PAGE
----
Many of us are natural entrepreneurs. That’s why several news articles recently that have highlighted the opportunities for making money from your home have piqued our interest. They include:
However, what we have been very concerned about is the virtual complete absence in such advice of the need to think carefully about the insurance implications that could be associated with it. In some cases, if the advice in such articles was adopted without any insurance action, you may be putting your property and contents cover at risk.
The potential problem
Insurance providers offering traditional private individual home contents and buildings cover do so on the basis that your property is used exclusively for your own residential and recreational purposes. It’s critically important to recognise that your existing buildings and contents cover may become invalid the moment you start using your property for other purposes, including:
- generating rental income (whether letting the property out in total or just a room);
- running a business;
- warehousing (which is what storing other people’s property for reward actually is);
This isn’t just a question of semantics because it cuts to the heart of what’s called the risk profile of your property and its use.
For example, let’s assume you’re charging someone to store their goods in your otherwise unused garage. On a visit they unfortunately slip on some oil on the stairs down and break their leg. If they sue you for damages and are awarded a large sum due to your negligence in maintaining your property, your owner-occupier property cover typically may refuse your claim.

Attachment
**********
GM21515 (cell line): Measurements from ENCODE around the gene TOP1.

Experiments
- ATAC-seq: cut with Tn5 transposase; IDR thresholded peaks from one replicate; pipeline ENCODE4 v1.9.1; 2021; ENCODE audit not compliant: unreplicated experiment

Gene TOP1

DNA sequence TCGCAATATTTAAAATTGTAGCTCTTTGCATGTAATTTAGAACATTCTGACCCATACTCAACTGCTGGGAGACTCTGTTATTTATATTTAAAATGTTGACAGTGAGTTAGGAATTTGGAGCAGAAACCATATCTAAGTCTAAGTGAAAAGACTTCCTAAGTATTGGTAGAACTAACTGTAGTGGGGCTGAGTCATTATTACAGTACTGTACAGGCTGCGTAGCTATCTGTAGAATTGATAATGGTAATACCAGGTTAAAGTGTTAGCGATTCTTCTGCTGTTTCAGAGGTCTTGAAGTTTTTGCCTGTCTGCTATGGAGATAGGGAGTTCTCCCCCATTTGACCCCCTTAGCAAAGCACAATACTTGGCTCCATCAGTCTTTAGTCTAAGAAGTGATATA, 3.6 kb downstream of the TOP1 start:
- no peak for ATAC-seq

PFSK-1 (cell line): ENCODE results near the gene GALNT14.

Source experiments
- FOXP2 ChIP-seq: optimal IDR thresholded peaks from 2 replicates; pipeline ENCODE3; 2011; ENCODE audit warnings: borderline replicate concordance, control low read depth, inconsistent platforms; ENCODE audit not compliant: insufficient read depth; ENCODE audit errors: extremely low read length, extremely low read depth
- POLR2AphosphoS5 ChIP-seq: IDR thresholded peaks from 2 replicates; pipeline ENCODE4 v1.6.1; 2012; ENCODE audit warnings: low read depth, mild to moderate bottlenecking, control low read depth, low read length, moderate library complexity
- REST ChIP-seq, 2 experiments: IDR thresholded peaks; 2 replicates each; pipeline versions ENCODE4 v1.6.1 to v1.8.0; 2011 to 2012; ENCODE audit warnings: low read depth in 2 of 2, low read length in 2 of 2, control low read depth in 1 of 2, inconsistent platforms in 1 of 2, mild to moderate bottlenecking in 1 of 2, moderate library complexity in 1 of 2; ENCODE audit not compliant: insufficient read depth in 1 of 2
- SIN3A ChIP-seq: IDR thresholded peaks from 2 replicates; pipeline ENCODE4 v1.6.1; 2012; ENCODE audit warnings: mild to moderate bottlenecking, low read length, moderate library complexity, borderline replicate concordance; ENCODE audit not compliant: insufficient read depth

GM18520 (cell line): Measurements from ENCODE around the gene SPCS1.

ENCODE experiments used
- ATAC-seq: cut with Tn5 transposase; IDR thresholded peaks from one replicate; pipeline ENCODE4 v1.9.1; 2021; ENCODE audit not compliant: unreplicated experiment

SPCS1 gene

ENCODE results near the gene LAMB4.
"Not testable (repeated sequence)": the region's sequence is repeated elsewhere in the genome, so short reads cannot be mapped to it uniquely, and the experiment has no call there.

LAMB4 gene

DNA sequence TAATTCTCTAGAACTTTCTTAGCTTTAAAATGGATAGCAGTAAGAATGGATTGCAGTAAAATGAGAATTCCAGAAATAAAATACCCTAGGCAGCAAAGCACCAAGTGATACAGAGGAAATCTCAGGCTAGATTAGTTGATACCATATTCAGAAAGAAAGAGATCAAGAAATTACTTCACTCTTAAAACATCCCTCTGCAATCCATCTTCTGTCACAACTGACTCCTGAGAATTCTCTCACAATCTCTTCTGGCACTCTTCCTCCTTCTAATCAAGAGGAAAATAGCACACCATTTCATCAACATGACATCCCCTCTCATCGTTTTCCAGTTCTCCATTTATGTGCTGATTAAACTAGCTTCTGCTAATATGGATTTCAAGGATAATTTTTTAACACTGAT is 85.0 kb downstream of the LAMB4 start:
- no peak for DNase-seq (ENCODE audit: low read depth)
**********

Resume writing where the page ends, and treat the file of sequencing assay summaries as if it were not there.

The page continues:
That’s because you have become a de-facto commercial business and no longer just an owner-occupier of a home.
The position may vary between cases.
For example, if you start renting out a room of your property, whether you like the term or not, you will legally have become a ‘landlord’. Unless you purchase pertinent landlords’ insurance, your property and contents may immediately become effectively uninsured.
This also applies if your property is used as an Airbnb rental.
Any articles which suggest using your home for commercial enterprises without considering the insurance issues in advance are highly irresponsible. We can’t stress strongly enough how important it is to contact your insurance provider or ourselves for a discussion before taking any steps that would change the use of your property.
If you’re planning to start using your property to generate some extra cash, it’s worth being enthusiastic and positive but also to focus on the fact that you’re becoming a business. You’ll need to be hard-headed and think like a business person.
For example, there are other issues to consider as well as those associated with just property insurance cover:
- if you’re letting property in full or part, depending upon where you live in the UK it may be mandatory for you to register with the local authorities (who may also require evidence that you have appropriate insurance);
- your income will need to be declared to HMRC ;
- if customers visit your home, you may require public liability cover for business professionals;
- be cautious about your legal and other liabilities arising from letting out your home for others to store their items in or conduct a business from. You might, for example, be called to account by the police wanting to know why illegal substances are being stored in your garage and “I didn’t know” might not be an acceptable explanation.
Nothing in the above should be interpreted as dismissing out of hand the opportunities your property might provide for income generation. Many of the ideas in the recent spate of articles on the subject have real merit.
However, this isn’t something to be dived into head-first without appropriate research and the guidance of experienced parties. Take a little extra time, make sure your bases and covered and thereby avoid any problems downstream.